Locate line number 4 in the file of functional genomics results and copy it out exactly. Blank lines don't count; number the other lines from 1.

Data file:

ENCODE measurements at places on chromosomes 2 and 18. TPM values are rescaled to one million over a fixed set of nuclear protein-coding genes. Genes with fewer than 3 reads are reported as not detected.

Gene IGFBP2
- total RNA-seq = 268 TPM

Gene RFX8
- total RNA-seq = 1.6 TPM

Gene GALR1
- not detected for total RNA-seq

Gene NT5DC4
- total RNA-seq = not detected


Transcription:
Gene RFX8